ifI had durable power of attorney and sold property prior to death of that person-if that property was listed in a will and probated, what now??

Get Legal Help Today

 Secured with SHA-256 Encryption

ifI had durable power of attorney and sold property prior to death of that person-if that property was listed in a will and probated, what now??

had all inclusive durable power of attorney over mothers affairs–sold her home and property prior to her death–relative surfaced with a will and probated without notifing me–and is now attempting to evict the purchasers of the home stating he owns it because the probate judge signed off on it and said he did, however, small town, noone did property search. does it matter which one came first?? the will or the power of attorney??

Asked on June 8, 2009 under Real Estate Law, Texas

Answers:

B. B., Member, New Jersey Bar / FreeAdvice Contributing Attorney

Answered 12 years ago | Contributor

I think you need to hire an attorney in your area, as soon as possible, because this sounds like a lawsuit waiting to happen.  There are certainly a lot of factual details to this case, and without all of that, and the documents including the power of attorney and the will, nobody can give you reliable advice.  One place to find a qualified lawyer is our website, http://attorneypages.com

Working only from this factual outline, and without considering any variations in Texas law (where I'm not licensed), I'd say the people who bought the house from your mother, through you as her attorney-in-fact, should eventually be in the clear, because a will takes effect only at the time of death.  At that point, your power of attorney ended, but before that, the will meant nothing.  I'm assuming, here, that your transactions for your mother were all done at reasonable market value.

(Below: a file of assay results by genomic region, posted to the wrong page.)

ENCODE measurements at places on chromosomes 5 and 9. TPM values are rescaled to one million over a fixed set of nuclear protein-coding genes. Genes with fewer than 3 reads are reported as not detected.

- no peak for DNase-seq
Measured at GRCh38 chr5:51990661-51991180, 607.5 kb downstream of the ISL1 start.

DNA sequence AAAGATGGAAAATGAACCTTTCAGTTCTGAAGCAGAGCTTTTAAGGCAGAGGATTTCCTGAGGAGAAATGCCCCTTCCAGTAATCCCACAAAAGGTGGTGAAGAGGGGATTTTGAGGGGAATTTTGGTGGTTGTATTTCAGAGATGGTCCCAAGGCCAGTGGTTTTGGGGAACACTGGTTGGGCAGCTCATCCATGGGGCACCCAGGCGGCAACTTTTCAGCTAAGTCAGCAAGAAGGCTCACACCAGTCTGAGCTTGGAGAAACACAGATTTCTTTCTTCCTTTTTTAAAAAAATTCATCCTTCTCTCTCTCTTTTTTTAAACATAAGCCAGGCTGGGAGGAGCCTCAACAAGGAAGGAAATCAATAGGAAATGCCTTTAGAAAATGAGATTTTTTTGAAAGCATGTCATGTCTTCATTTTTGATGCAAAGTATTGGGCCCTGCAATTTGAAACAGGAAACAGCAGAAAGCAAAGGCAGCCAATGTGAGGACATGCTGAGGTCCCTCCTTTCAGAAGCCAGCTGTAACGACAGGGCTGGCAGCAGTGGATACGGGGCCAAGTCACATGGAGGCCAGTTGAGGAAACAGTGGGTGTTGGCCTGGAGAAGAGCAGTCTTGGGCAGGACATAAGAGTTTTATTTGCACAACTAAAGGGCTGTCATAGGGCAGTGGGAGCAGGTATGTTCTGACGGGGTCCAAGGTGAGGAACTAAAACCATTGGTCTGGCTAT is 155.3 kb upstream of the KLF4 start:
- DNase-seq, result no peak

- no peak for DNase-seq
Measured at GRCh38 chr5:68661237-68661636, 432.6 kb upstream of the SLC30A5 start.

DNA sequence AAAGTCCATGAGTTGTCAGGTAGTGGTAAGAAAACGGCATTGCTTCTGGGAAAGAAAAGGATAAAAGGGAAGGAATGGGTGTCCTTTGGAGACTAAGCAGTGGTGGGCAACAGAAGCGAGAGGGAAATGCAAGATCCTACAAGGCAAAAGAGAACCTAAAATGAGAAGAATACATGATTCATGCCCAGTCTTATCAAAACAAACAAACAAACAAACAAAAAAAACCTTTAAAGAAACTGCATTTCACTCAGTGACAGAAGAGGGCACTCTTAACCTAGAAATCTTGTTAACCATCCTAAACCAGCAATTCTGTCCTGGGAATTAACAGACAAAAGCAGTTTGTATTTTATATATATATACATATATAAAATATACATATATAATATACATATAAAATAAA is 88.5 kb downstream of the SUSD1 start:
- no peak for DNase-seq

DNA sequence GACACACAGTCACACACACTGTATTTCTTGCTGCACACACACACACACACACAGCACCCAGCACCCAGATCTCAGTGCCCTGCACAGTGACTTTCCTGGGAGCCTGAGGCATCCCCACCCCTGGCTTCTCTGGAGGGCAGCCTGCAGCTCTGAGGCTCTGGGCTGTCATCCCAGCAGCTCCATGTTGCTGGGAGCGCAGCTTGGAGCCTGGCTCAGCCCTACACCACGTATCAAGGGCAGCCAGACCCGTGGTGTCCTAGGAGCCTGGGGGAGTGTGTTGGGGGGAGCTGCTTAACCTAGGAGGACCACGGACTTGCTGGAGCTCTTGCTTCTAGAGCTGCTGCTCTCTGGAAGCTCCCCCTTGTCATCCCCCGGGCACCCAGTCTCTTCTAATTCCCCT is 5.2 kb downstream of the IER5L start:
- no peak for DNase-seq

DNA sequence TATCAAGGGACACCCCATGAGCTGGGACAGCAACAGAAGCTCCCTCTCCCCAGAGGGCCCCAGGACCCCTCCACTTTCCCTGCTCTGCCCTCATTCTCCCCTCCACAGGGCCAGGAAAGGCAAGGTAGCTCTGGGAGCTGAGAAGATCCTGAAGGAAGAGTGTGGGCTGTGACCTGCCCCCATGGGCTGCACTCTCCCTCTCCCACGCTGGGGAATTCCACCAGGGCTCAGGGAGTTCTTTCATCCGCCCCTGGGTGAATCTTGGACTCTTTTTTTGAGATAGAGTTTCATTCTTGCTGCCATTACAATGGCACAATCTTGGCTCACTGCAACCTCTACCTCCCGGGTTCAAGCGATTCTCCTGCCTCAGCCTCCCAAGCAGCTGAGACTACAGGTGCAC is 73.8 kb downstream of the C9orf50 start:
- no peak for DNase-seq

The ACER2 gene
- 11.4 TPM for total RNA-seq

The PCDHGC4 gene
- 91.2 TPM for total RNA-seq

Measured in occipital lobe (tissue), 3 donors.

IMPORTANT NOTICE: The Answer(s) provided above are for general information only. The attorney providing the answer was not serving as the attorney for the person submitting the question or in any attorney-client relationship with such person. Laws may vary from state to state, and sometimes change. Tiny variations in the facts, or a fact not set forth in a question, often can change a legal outcome or an attorney's conclusion. Although AttorneyPages.com has verified the attorney was admitted to practice law in at least one jurisdiction, he or she may not be authorized to practice law in the jurisdiction referred to in the question, nor is he or she necessarily experienced in the area of the law involved. Unlike the information in the Answer(s) above, upon which you should NOT rely, for personal advice you can rely upon we suggest you retain an attorney to represent you.

Get Legal Help Today

Find the right lawyer for your legal issue.

 Secured with SHA-256 Encryption